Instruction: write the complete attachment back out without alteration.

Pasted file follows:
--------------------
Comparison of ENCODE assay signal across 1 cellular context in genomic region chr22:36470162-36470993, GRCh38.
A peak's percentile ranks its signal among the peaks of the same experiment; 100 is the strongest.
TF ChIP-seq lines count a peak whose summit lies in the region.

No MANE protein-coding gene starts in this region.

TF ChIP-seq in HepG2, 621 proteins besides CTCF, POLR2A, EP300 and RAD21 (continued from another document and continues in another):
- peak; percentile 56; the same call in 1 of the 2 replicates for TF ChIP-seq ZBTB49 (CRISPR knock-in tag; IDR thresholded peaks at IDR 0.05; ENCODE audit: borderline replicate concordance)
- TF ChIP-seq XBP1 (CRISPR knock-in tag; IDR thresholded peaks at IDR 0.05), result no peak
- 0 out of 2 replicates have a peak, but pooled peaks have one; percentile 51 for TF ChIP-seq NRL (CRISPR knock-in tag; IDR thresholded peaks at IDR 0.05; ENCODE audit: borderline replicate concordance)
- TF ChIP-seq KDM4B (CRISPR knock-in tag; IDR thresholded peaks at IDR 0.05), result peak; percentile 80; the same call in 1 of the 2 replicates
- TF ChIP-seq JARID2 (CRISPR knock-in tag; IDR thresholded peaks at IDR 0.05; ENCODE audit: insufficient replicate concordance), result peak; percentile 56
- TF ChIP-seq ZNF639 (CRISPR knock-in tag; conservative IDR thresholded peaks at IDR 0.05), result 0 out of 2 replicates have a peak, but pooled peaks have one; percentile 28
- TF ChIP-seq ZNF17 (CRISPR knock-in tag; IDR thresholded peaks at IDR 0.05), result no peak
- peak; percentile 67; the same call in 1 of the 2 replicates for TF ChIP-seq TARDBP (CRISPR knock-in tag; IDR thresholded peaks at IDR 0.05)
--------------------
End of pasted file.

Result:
Comparison of ENCODE assay signal across 1 cellular context in genomic region chr22:36470162-36470993, GRCh38.
A peak's percentile ranks its signal among the peaks of the same experiment; 100 is the strongest.
TF ChIP-seq lines count a peak whose summit lies in the region.

No MANE protein-coding gene starts in this region.

TF ChIP-seq in HepG2, 621 proteins besides CTCF, POLR2A, EP300 and RAD21 (continued from another document and continues in another):
- peak; percentile 56; the same call in 1 of the 2 replicates for TF ChIP-seq ZBTB49 (CRISPR knock-in tag; IDR thresholded peaks at IDR 0.05; ENCODE audit: borderline replicate concordance)
- TF ChIP-seq XBP1 (CRISPR knock-in tag; IDR thresholded peaks at IDR 0.05), result no peak
- 0 out of 2 replicates have a peak, but pooled peaks have one; percentile 51 for TF ChIP-seq NRL (CRISPR knock-in tag; IDR thresholded peaks at IDR 0.05; ENCODE audit: borderline replicate concordance)
- TF ChIP-seq KDM4B (CRISPR knock-in tag; IDR thresholded peaks at IDR 0.05), result peak; percentile 80; the same call in 1 of the 2 replicates
- TF ChIP-seq JARID2 (CRISPR knock-in tag; IDR thresholded peaks at IDR 0.05; ENCODE audit: insufficient replicate concordance), result peak; percentile 56
- TF ChIP-seq ZNF639 (CRISPR knock-in tag; conservative IDR thresholded peaks at IDR 0.05), result 0 out of 2 replicates have a peak, but pooled peaks have one; percentile 28
- TF ChIP-seq ZNF17 (CRISPR knock-in tag; IDR thresholded peaks at IDR 0.05), result no peak
- peak; percentile 67; the same call in 1 of the 2 replicates for TF ChIP-seq TARDBP (CRISPR knock-in tag; IDR thresholded peaks at IDR 0.05)